The leg­endary nat­u­ral­ist on the im­por­tant mes­sage in Blue Planet II

Daily Mail Weekend Magazine - - YOUR TV WEEK -

The oceans have un­der­gone great changes in my life­time. Blue Planet II, the un­der­wa­ter nat­u­ral his­tory se­ries which be­gins to­mor­row on BBC1, cel­e­brates and mar­vels at the di­ver­sity of life be­low the waves. But it can­not ig­nore the ter­ri­ble dam­age that is be­ing done to our seas, and the ap­palling con­se­quences to us all if this dam­age is left unchecked.

For years we thought that the oceans were so vast and their in­hab­i­tants so nu­mer­ous that noth­ing we could do would have an ef­fect upon them. Now we know that was wrong. The oceans are un­der threat as never be­fore in our his­tory, from many things. One is a rise in tem­per­a­tures: ac­cord­ing to the World Me­te­o­ro­log­i­cal Or­ga­ni­za­tion, us­ing data col­lected from 80 na­tional weather ser­vices, 2016 was the hottest year on record.

In the last pro­gramme in the se­ries, Our Blue Planet, to be screened in De­cem­ber, we il­lus­trate what hap­pens when the tem­per­a­ture goes up by 1.5ºC. In the last three years over two-thirds of the ocean’s co­ral reefs are thought to have suf­fered from rises in ocean tem­per­a­tures.

An­other se­ri­ous risk is plas­tic. Ev­ery year some eight mil­lion tonnes of it ends up in the ocean, where it can be lethal. While film­ing Blue Planet II crews found plas­tic in ev­ery ocean, even in the most re­mote lo­ca­tions, such as on the shores of South Ge­or­gia near Antarc­tica. This is a prob­lem we could tackle, right now, and I wish we would.

I hope that the spec­tac­u­lar pic­tures and sto­ries in Blue Planet II will en­cour­age viewers to un­der­stand why th­ese small tragedies are so im­por­tant. We are all de­pen­dent on our oceans. If one species is in dan­ger, it could be that we all are.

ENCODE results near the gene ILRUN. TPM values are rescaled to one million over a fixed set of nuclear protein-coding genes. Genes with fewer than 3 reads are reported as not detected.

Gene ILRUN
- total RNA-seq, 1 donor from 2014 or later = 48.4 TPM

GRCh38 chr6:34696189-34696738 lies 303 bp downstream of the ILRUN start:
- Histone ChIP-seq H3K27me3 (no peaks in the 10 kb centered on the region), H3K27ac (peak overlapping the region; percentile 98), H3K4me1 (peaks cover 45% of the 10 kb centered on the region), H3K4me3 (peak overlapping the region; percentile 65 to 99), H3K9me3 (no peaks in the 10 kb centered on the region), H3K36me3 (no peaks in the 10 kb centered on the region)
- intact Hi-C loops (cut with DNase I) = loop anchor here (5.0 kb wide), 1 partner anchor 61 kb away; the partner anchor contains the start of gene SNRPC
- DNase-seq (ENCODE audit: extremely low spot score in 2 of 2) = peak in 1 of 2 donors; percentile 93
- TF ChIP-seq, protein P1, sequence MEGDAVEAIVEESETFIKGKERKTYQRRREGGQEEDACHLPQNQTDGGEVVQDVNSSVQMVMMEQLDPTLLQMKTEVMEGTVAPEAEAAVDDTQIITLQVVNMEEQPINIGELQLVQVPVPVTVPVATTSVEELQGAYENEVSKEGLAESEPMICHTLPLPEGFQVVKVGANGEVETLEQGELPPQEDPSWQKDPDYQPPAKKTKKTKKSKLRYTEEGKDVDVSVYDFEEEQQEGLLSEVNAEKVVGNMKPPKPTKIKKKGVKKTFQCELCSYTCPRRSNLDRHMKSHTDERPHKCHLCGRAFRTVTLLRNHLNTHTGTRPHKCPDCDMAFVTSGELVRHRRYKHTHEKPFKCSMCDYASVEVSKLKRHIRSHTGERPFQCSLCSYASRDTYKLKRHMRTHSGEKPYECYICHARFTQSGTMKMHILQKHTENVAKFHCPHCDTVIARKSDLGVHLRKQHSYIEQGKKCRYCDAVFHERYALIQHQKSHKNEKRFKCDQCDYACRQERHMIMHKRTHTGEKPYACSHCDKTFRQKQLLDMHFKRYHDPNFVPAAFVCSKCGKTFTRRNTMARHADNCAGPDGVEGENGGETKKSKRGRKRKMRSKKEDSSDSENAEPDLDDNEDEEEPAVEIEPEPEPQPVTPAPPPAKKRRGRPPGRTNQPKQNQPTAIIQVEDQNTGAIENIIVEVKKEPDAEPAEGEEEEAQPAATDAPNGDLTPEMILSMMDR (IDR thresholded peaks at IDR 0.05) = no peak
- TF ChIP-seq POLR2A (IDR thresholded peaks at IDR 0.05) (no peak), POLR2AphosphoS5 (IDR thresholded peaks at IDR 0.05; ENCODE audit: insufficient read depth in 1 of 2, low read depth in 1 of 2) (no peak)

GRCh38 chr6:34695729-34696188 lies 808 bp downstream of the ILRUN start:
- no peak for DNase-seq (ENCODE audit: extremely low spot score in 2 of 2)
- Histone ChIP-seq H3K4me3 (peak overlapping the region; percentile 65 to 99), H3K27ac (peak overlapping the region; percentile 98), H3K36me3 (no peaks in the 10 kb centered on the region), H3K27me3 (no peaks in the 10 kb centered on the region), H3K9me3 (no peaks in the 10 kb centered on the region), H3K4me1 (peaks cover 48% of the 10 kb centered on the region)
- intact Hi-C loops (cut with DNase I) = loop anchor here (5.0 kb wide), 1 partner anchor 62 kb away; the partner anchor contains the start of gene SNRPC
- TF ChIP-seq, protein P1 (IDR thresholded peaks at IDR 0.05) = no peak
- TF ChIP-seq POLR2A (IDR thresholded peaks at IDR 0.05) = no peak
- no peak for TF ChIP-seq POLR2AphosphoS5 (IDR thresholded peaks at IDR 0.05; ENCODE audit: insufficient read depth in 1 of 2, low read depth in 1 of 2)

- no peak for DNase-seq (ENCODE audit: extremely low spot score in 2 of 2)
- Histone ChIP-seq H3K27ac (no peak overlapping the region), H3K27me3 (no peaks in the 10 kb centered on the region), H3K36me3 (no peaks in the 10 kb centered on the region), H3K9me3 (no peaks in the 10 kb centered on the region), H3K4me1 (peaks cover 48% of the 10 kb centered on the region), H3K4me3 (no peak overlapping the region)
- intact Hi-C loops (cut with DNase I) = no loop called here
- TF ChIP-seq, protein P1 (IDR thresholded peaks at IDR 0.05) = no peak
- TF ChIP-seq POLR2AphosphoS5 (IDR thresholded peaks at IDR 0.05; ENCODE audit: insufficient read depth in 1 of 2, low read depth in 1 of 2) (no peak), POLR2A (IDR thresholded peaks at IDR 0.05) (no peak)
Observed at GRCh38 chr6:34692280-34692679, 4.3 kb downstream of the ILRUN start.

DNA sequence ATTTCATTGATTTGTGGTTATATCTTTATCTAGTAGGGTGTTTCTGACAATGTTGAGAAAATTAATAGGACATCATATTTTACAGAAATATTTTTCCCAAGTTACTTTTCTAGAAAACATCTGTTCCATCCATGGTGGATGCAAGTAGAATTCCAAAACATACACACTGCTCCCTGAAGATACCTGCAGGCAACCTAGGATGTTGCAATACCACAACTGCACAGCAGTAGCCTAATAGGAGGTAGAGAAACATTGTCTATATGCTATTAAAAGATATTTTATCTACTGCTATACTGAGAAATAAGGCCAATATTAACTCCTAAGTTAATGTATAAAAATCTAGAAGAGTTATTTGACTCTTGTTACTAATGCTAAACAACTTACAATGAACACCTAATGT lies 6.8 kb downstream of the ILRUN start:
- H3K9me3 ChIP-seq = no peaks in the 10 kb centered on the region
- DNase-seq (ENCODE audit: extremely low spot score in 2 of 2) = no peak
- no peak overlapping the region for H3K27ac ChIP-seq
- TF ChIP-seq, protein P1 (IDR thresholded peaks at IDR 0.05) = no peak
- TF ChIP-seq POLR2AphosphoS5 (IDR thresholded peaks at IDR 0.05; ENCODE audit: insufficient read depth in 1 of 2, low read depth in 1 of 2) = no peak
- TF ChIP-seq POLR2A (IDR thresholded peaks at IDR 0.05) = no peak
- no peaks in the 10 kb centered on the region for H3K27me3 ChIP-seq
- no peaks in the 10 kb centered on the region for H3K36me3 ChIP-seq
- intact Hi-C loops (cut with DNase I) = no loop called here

Take shell­fish, which are af­fected by in­creased acid­ity in sea­wa­ter. As we re­searched the show, we learned that shells col­lected by Na­tive Amer­i­cans 1,000 years ago, and which to­day are in mu­se­ums, are about 28 per cent thicker than mod­ern shells. Acid oceans have a dis­as­trous ef­fect on an­i­mals with shells, from mus­sels to tur­tles.

We can turn things round. We’ve done so once be­fore. For cen­turies the sea-go­ing na­tions of the world hunted the great whales un­til they were close to ex­tinc­tion. And then in 1986 those na­tions got to­gether and agreed to put a stop to it. Now, some of the whales are mak­ing a re­cov­ery.

We are at a unique stage in our his­tory. Never be­fore have we had such an aware­ness of what we’re do­ing to our planet – but never be­fore have we had the power to do some­thing about it. Surely we have a re­spon­si­bil­ity to care for our blue planet. The fu­ture of hu­man­ity and, in­deed, all life on Earth, de­pends on us.

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